Developing an Early Warning System for Anthropogenic Hydroclimate Change
As we have described elsewhere (and) Southwest North America is projected by models to transition to a more arid climate as the century unfolds. This is part of a general subtropical drying and expansion - the Mediterranean region will be hit even harder - that arises from changes in water vapor transports and atmospheric circulation caused by rising greenhouse gases and global warming. The models predict that this transition to a more arid climate should already be underway. But is it? Can we place any faith in these model projections?
In a recent study we attempt to answer this question. The methodology utilizes the fact that the dynamical and thermodynamical mechanisms that causes natural variability of hydroclimate and radiatively-forced change in hydroclimate are different (see http://www.ldeo.columbia.edu/res/div/ocp/drought/mechanisms.shtml) for an examination of this. We then apply this distinction to the history of the atmospheric moisture budget over recent decades (as estimated in the sea level pressure-assimilating Twentieth Century Reanalysis of Gil Compo). We first identify the natural variability of the moisture budget which is dominated by ENSO and remove this component from the total moisture budget and examine the residual.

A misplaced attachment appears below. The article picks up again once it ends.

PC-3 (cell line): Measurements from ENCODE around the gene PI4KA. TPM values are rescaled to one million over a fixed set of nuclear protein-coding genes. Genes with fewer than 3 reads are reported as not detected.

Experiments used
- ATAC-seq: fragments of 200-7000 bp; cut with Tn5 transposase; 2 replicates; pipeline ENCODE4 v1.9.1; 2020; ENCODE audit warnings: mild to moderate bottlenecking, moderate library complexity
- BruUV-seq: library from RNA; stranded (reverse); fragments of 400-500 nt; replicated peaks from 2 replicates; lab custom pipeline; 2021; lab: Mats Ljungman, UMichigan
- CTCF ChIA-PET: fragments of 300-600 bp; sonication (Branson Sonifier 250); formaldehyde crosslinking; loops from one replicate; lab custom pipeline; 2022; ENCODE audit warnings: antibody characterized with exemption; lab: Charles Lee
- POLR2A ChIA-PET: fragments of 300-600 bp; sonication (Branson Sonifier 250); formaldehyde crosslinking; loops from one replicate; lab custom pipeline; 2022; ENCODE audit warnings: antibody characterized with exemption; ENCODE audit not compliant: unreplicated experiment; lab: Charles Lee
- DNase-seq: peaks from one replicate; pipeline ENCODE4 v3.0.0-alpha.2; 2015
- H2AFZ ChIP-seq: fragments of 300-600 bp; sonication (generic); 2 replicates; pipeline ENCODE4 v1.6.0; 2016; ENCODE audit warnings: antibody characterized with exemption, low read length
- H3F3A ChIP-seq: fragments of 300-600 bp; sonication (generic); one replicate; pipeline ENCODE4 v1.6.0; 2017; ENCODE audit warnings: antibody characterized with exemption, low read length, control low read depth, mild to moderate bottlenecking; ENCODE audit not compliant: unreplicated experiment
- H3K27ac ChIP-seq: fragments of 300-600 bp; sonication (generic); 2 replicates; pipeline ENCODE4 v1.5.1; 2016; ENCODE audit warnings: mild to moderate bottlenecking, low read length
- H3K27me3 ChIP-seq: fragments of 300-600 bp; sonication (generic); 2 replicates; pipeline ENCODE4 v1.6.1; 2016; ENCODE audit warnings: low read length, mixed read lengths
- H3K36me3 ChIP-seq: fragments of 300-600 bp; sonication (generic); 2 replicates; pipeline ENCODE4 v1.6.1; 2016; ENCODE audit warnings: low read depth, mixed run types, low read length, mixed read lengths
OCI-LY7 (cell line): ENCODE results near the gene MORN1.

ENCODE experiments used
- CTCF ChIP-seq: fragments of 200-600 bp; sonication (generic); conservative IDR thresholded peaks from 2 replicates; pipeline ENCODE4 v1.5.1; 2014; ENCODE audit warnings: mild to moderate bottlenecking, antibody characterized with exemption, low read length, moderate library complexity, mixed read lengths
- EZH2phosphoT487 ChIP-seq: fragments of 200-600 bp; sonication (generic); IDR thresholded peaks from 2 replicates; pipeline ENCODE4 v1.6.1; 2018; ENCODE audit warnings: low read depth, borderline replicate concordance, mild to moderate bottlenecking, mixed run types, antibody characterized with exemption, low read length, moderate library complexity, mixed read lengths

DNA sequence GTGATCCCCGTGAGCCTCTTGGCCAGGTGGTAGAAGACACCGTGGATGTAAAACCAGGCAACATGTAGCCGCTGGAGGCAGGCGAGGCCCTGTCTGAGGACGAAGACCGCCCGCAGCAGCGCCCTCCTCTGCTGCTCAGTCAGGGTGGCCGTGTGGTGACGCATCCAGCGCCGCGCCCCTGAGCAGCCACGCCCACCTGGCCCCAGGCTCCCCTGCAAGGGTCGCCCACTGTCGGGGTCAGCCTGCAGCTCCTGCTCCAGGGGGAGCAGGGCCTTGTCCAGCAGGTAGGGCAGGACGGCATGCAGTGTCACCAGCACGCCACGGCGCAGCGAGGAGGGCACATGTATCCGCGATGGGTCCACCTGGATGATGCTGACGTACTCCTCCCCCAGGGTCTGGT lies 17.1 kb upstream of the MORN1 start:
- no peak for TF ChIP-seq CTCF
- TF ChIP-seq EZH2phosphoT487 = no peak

It is claimed that the trend in the residual moisture budget over recent decades - the part that cannot be easily explained as due to natural variability - has a character and causes consistent with climate model projections of anthropogenic hydroclimate change to date. This includes moistening at the equator and drying in the subtropics. The atmospheric circulation is also divided up into the part tied to natural moisture budget variability and the residual part that contains any anthropogenic-forced change. The observed trends in the residual circulation - including weakening of the tropical overturning circulation and a poleward shift of the meridional overturning cells, are also consistent with what climate models suggest should have happened to data as a consequence of rising greenhouse gases.
To date the anthropogenic-forced change in the moisture budget is small compared to trends that arise from purely natural climate variability. However, this work increases confidence that model projections of subtropical drying and expansion (and equatorial moistening) are correct and that, hence, the planet is indeed faced with further amplification of these changes in coming decades.